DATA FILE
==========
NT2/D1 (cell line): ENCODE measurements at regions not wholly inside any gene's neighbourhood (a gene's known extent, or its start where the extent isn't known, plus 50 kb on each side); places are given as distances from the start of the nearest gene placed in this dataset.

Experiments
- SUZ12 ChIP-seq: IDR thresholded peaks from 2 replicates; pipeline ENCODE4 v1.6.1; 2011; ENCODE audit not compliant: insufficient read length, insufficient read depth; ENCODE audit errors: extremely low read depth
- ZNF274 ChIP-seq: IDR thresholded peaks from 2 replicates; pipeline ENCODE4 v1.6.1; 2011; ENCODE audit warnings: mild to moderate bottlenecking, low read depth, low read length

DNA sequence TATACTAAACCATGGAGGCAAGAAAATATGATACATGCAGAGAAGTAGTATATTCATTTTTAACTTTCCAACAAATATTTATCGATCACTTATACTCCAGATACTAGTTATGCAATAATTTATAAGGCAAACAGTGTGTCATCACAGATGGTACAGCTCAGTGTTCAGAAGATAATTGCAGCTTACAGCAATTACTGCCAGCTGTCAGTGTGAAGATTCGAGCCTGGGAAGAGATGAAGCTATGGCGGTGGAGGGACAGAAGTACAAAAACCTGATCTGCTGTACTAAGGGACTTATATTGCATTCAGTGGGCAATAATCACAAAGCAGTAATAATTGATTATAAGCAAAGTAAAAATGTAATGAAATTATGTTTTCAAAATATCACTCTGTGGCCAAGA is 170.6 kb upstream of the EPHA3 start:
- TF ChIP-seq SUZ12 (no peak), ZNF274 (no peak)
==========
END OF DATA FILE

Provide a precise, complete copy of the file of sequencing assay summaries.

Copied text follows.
NT2/D1 (cell line): ENCODE measurements at regions not wholly inside any gene's neighbourhood (a gene's known extent, or its start where the extent isn't known, plus 50 kb on each side); places are given as distances from the start of the nearest gene placed in this dataset.

Experiments
- SUZ12 ChIP-seq: IDR thresholded peaks from 2 replicates; pipeline ENCODE4 v1.6.1; 2011; ENCODE audit not compliant: insufficient read length, insufficient read depth; ENCODE audit errors: extremely low read depth
- ZNF274 ChIP-seq: IDR thresholded peaks from 2 replicates; pipeline ENCODE4 v1.6.1; 2011; ENCODE audit warnings: mild to moderate bottlenecking, low read depth, low read length

DNA sequence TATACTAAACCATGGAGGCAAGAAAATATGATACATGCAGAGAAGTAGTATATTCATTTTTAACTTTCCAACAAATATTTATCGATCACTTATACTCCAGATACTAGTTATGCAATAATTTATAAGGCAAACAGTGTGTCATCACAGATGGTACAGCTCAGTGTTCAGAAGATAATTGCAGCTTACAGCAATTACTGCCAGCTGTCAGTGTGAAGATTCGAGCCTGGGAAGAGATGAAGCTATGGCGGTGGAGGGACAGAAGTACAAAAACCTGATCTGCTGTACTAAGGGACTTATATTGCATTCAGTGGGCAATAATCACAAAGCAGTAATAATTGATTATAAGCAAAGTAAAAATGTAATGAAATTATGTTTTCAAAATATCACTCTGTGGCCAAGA is 170.6 kb upstream of the EPHA3 start:
- TF ChIP-seq SUZ12 (no peak), ZNF274 (no peak)